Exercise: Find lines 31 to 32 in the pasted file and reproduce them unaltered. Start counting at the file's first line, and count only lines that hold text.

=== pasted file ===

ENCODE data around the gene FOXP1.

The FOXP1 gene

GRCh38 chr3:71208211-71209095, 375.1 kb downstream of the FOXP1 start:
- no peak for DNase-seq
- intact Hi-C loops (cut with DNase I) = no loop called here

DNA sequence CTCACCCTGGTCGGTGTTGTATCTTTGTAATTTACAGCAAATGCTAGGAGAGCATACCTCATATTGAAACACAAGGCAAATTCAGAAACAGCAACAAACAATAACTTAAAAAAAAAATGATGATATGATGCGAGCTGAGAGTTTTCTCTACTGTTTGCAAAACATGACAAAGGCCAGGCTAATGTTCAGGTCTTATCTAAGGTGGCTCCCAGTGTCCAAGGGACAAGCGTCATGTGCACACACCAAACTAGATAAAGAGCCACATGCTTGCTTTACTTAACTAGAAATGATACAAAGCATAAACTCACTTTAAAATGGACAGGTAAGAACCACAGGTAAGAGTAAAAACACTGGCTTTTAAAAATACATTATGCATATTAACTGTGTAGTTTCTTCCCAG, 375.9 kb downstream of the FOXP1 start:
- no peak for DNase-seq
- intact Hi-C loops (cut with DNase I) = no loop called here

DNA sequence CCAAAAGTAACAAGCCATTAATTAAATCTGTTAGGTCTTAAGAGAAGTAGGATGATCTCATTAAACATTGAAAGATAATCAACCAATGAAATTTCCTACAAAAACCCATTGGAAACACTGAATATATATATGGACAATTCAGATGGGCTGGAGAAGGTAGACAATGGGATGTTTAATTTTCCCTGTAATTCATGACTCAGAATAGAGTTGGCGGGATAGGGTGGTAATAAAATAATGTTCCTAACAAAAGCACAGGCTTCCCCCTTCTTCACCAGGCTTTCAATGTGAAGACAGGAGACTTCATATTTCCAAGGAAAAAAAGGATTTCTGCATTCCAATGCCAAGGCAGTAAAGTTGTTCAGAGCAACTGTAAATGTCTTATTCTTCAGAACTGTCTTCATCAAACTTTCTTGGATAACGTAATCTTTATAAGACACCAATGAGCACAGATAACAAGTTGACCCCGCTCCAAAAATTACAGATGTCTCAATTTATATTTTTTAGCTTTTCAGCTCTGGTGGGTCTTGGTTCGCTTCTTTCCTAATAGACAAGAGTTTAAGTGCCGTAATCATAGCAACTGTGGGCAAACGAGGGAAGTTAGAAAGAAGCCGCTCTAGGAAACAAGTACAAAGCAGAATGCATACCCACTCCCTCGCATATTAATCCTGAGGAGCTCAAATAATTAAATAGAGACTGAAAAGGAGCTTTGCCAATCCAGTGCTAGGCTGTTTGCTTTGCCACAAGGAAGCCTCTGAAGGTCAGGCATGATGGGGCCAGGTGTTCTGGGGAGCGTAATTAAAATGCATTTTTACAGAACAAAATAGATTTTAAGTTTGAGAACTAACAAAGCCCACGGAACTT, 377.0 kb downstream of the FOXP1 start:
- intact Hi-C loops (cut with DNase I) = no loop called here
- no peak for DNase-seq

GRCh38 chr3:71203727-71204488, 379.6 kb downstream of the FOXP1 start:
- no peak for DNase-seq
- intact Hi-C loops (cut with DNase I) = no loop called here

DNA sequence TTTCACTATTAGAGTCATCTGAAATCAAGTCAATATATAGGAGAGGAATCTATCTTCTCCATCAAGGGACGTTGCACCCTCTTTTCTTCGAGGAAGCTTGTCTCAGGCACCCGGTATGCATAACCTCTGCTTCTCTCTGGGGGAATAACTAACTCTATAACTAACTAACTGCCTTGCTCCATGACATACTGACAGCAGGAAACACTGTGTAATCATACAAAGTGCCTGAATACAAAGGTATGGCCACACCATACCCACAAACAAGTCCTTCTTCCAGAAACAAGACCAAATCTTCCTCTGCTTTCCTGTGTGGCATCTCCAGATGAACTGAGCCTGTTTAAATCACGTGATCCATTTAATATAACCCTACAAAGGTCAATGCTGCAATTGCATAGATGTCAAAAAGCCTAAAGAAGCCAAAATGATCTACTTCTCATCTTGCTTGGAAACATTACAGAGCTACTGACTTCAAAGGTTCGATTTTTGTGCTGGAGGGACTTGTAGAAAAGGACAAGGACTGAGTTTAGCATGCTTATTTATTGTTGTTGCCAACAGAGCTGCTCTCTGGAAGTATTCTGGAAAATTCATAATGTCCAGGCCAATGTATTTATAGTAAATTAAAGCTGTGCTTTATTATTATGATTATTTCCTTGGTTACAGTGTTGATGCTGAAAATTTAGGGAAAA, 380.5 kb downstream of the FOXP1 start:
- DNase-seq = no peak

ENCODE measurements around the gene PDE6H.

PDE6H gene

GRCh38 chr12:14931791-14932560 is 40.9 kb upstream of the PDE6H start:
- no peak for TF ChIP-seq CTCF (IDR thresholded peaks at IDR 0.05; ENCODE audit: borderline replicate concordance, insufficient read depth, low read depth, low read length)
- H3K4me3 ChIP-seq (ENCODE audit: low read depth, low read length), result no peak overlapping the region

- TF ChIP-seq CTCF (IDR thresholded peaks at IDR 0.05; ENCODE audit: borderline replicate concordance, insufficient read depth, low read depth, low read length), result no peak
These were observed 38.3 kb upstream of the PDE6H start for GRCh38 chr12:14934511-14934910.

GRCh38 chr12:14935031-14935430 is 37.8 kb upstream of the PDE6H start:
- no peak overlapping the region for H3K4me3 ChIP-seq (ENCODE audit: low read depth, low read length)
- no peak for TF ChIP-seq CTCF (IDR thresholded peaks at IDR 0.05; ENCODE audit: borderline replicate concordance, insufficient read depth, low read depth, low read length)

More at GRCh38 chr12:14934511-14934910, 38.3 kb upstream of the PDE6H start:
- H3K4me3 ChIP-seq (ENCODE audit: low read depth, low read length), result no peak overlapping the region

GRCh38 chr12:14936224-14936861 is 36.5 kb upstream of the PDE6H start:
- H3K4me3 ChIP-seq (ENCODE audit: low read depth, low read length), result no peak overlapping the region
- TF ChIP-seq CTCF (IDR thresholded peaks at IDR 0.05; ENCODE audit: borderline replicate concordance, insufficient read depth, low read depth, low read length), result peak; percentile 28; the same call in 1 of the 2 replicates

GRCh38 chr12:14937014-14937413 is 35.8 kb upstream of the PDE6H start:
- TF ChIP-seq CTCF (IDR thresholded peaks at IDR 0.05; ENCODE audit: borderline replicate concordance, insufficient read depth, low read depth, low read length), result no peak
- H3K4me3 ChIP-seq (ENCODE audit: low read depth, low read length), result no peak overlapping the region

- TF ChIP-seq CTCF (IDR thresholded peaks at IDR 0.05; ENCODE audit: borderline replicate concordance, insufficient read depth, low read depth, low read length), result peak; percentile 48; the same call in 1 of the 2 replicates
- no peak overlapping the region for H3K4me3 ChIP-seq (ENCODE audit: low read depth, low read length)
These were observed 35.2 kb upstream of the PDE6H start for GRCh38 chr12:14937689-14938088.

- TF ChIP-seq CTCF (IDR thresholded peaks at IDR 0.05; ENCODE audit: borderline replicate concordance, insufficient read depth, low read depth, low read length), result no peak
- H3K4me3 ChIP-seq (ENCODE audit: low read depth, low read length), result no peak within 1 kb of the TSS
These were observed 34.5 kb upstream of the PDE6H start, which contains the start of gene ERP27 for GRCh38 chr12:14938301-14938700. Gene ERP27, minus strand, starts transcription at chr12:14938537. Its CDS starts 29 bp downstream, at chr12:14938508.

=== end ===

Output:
- TF ChIP-seq CTCF (IDR thresholded peaks at IDR 0.05; ENCODE audit: borderline replicate concordance, insufficient read depth, low read depth, low read length), result peak; percentile 28; the same call in 1 of the 2 replicates

GRCh38 chr12:14937014-14937413 is 35.8 kb upstream of the PDE6H start: